PostPosted: July 19th, 2010, 2:01 pm 
Village Legend
Village Legend
User avatar

Joined: November 28th, 2005, 8:30 am
Posts: 2,049
Location: Where I should be.
Gender: Female
Status: Offline
Aragorn Ix wrote:
The entirety of religion is based upon the Bare Assertion Fallacy, so it's pretty much impossible to debate religion without going round in circles with that one.

General Definition Fallacy wrote:
In which a speaker will use a general definition of a term to a specific insinuation.

Lets keep that on a topic of its own, and let kikori kid finish his.

__________________
Three times Wiz Quiz Winner :D
Image Image Since Jan 17, 2008
Image

The Kingdom of God is within you, not in buildings of wood and stone. - Gospel of Thomas


Top
 Profile
 

 Post subject: Re: Guide to Fallacies (WIP)
PostPosted: July 19th, 2010, 2:11 pm 
RV's Swimming
Village Legend
Village Legend

Joined: January 11th, 2005, 2:30 pm
Posts: 3,839
Location: Southend on Sea, UK
Gender: Male
Status: Offline

Donor: Guardian (2010)
Zizi wrote:
Aragorn Ix wrote:
The entirety of religion is based upon the Bare Assertion Fallacy, so it's pretty much impossible to debate religion without going round in circles with that one.

General Definition Fallacy wrote:
In which a speaker will use a general definition of a term to a specific insinuation.

Lets keep that on a topic of its own, and let kikori kid finish his.


What I said doesn't come under that fallacy because I can be specific.

However I wasn't wishing to spark debate I was just commenting that some fallacies (the one I used being an example) are unavoidable in certain debates, for better or worse.

__________________
|Items and Monster Database Staff|Villager Writer|Guide Writer|Image
|Legend|
Gamestar is my twin :D



Top
 Profile
 

 Post subject: Re: Guide to Fallacies (WIP)
PostPosted: July 19th, 2010, 2:26 pm 
Burning my Dread.
Village Staff
Village Staff
User avatar

Joined: July 25th, 2004, 12:46 pm
Posts: 11,450
Status: Offline

Donor: Guardian (2009)
Heh, I don't mind if a debate spawns from this topic about Fallacies being Fallicious. That'd just be a very interesting irony. XD

__________________
ImageImage
Goten is dead!


Top
 Profile
 

 Post subject: Re: Guide to Fallacies (WIP)
PostPosted: August 17th, 2010, 10:16 pm 
Village Elder
Village Elder

Joined: November 26th, 2003, 5:50 pm
Posts: 2,865
Status: Offline

Donor: Guardian (2006)
Friend of Hiker
Why hasn't this topic been stickyfied?


Top
 Profile
 

 Post subject: Re: Guide to Fallacies (WIP)
PostPosted: August 17th, 2010, 11:05 pm 
Priest of Saradomin
Priest of Saradomin
User avatar

Joined: January 29th, 2004, 2:17 pm
Posts: 1,147
Location: Somewhere I don't care
Gender: Male
Status: Offline

Donor: Knight (2010)
Mods are too busy still reading it.

__________________
Under Construction


Top
 Profile
 

 Post subject: Re: Guide to Fallacies (WIP)
PostPosted: August 19th, 2010, 3:49 pm 
Clan Chat Moderator
Clan Chat Moderator
User avatar

Joined: January 23rd, 2004, 1:31 pm
Posts: 4,583
Status: Offline
Shouldn't be stickied imo

People will just end up attempting to call out fallacies when they really aren't

Eg.
"According to my source, the sky is made of blueberries and at night they go sour"
"Your source is written by a man in an insane asylum"
"Poisoning the well and strawman fallacy!"

In the case with a list like this, a little knowledge and not knowing how to use it
could do more damage than it would help.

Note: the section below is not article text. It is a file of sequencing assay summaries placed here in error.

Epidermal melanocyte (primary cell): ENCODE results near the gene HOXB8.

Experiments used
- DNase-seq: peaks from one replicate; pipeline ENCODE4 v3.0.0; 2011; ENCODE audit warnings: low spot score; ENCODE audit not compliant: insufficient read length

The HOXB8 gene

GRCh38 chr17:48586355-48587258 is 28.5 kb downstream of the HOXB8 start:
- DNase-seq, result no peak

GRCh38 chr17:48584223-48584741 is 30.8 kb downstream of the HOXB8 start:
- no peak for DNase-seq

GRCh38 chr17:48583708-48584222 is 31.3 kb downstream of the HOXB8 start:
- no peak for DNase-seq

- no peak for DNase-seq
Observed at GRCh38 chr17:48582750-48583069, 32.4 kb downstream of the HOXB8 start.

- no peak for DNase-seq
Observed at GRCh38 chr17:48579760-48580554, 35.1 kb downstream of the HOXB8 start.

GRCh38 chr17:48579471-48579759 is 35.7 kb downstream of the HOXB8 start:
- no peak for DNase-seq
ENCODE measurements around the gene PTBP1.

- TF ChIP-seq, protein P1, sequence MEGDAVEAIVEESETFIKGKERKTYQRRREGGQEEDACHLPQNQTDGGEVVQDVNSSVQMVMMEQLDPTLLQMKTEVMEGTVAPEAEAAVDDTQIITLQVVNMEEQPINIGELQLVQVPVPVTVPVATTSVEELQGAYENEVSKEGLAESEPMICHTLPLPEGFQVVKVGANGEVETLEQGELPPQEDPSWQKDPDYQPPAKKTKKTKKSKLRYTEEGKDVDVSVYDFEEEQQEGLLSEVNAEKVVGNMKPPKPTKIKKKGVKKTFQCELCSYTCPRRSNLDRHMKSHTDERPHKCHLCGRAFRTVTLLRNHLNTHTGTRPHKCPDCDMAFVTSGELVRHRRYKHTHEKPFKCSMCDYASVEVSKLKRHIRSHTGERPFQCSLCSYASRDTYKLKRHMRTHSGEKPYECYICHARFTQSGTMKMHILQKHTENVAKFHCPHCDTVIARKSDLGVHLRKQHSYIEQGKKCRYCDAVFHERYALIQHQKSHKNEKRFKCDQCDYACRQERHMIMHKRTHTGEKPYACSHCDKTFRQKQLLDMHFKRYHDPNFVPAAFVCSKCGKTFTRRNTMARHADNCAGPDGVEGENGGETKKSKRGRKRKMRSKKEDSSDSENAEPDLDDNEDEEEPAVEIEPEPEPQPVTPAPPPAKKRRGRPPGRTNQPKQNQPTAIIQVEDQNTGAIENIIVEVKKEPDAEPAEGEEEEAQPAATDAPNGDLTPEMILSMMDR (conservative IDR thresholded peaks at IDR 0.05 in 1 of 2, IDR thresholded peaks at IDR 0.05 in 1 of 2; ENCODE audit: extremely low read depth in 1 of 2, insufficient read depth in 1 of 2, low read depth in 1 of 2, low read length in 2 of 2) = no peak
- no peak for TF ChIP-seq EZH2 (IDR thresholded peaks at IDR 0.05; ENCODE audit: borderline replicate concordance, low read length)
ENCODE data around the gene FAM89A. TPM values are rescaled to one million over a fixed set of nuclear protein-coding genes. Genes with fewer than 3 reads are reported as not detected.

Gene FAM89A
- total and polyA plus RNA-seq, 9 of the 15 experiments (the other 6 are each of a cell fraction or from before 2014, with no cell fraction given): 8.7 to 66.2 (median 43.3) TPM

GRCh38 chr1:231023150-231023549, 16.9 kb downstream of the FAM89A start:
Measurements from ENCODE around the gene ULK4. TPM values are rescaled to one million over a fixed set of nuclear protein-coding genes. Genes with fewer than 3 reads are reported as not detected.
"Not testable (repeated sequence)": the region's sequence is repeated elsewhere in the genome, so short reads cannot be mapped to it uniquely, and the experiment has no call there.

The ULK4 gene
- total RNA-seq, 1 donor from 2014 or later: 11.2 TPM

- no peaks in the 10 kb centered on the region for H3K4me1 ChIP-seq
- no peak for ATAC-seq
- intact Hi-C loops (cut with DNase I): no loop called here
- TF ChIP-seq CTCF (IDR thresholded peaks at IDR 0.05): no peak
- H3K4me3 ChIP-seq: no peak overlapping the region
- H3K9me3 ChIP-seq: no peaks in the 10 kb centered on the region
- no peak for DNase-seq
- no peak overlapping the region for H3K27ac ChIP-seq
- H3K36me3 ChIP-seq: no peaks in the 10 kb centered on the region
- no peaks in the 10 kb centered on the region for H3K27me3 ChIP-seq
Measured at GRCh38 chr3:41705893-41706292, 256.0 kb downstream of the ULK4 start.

__________________
"The good warrior knows when to fight, and when to withdraw."
- Sun Tzu
Image
I'll smith anything up to 93 smithing if you have the material for me to make it with
My Story, Horrors of Myron County
RV's Drawing archive topic, post yours or comment on others :D


Top
 Profile
 

 Post subject: Re: Guide to Fallacies (WIP)
PostPosted: August 19th, 2010, 5:04 pm 
Queen of Runevillage
Sorceror of Saradomin
Sorceror of Saradomin
User avatar

Joined: June 26th, 2004, 2:10 pm
Posts: 4,378
Location: Across the Sea
Gender: Male
Status: Offline
And logic is always correct.


Top
 Profile WWW 
 

 Post subject: Re: Guide to Fallacies (WIP)
PostPosted: August 19th, 2010, 9:45 pm 
Big, dirty shithawks.
Village Staff
Village Staff
User avatar

Joined: July 19th, 2004, 10:21 pm
Posts: 6,077
Location: Being white in Baltimore
Gender: Male
Status: Offline
Seakip wrote:
And logic is always correct.


Explain to me how something could be fallacious but still be true or plausible.

I'll wait.

__________________
Image
Awesome Squall sprite courtesy of Goten! Check here if you'd like a runescape or game-themed sprite!
Hidden: 
Jackstick wrote:
bluecoat is the tracker, Market Man6 is the detective, Paidea is the watcher, Super Saiyan Goku is the Doctor, Stone Cold Steve Austin is the Janitor, and I'm the Godfather.


Top
 Profile YIM 
 

 Post subject: Re: Guide to Fallacies (WIP)
PostPosted: August 20th, 2010, 11:26 am 
Village Elder
Village Elder

Joined: November 26th, 2003, 5:50 pm
Posts: 2,865
Status: Offline

Donor: Guardian (2006)
Friend of Hiker
Nevertheless Kik worked really hard on this... maybe it could be stickyed for just a few months?


Top
 Profile
 
Display posts from previous:  Sort by  
Forum locked This topic is locked, you cannot edit posts or make further replies.  Page 1 of 2
 [ 34 posts ] 
Go to page: 1, 2  Next »  Page:

All times are UTC - 6 hours


Who is online

Users browsing this forum: No registered users and 1 guest


You cannot post new topics in this forum
You cannot reply to topics in this forum
You cannot edit your posts in this forum
You cannot delete your posts in this forum

Jump to:  

cron
Powered by phpBB © 2000, 2002, 2005, 2007 phpBB Group
The Village and this web site are © 2002-2012

ThePub 2.0 - Designed by Goten & Jackstick. Coded by Glodenox & Henner.
With many thanks to the Website Team!